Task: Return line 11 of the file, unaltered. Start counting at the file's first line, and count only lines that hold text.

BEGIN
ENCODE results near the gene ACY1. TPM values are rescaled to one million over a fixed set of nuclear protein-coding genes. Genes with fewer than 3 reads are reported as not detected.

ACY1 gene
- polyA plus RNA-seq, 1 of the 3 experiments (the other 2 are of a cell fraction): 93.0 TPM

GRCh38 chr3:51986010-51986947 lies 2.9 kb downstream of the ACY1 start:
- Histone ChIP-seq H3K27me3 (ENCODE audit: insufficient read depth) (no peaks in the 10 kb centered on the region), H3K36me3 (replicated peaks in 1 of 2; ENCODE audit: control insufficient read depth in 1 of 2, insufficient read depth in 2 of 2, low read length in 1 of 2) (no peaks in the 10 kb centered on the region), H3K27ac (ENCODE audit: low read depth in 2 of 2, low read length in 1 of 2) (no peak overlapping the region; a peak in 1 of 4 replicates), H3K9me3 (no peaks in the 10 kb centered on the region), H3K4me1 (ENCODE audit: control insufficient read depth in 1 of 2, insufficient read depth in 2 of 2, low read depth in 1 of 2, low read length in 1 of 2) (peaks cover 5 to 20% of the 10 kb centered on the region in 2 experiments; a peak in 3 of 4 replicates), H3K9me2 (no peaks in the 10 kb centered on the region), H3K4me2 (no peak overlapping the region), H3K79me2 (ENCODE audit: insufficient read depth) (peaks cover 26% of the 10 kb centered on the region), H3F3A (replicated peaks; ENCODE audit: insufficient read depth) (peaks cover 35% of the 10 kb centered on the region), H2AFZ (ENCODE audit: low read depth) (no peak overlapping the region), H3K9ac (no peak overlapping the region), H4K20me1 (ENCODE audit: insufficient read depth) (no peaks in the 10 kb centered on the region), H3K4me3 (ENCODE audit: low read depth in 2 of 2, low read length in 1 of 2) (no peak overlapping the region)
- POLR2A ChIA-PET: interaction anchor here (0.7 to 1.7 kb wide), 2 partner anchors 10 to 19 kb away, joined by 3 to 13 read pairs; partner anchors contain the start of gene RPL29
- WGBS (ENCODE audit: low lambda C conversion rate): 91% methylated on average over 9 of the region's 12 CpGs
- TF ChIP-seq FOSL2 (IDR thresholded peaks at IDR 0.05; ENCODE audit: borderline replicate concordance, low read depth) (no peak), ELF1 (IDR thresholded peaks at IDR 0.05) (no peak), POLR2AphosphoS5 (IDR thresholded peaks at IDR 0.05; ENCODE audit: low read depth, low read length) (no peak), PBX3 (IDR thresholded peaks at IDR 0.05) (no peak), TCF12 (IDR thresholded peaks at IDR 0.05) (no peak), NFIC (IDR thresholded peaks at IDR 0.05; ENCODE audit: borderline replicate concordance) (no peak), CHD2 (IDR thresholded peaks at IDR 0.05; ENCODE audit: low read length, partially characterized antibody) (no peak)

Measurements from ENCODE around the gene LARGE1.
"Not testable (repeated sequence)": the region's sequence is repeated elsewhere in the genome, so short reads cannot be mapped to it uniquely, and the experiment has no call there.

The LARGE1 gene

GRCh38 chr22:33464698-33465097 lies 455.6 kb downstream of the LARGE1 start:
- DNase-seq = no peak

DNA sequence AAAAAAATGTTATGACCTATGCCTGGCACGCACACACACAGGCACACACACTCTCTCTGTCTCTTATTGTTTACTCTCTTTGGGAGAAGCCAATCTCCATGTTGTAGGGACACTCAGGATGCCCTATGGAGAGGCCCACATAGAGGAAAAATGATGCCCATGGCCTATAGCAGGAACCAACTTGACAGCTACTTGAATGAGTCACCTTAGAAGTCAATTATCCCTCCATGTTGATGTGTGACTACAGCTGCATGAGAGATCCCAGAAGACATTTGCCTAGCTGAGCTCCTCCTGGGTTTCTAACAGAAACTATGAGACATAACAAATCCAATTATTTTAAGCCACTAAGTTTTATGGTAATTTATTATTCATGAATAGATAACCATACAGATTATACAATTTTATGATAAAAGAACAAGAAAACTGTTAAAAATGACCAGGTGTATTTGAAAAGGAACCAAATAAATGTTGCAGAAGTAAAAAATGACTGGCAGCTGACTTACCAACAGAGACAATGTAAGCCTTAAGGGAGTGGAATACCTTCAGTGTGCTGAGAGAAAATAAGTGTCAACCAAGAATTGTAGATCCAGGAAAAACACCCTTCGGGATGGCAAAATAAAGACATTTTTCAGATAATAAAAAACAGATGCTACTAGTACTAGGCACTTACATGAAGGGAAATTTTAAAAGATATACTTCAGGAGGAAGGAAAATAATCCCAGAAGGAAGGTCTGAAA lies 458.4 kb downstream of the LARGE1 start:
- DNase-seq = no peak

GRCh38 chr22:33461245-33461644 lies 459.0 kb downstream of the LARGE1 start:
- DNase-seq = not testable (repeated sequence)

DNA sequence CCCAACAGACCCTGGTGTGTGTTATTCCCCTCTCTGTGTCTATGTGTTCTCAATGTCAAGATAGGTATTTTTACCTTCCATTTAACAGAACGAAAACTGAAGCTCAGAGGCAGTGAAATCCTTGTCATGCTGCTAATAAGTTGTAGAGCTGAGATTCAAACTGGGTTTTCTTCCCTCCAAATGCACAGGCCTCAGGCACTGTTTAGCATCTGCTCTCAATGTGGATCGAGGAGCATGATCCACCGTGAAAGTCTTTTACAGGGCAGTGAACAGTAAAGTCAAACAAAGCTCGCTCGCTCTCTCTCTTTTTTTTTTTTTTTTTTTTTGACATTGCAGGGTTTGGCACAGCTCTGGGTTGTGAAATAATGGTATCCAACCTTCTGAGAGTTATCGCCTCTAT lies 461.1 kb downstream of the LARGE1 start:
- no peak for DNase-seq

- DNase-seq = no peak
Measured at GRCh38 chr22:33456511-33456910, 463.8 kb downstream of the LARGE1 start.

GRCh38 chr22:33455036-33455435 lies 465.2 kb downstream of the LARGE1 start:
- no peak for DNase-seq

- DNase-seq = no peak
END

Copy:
The LARGE1 gene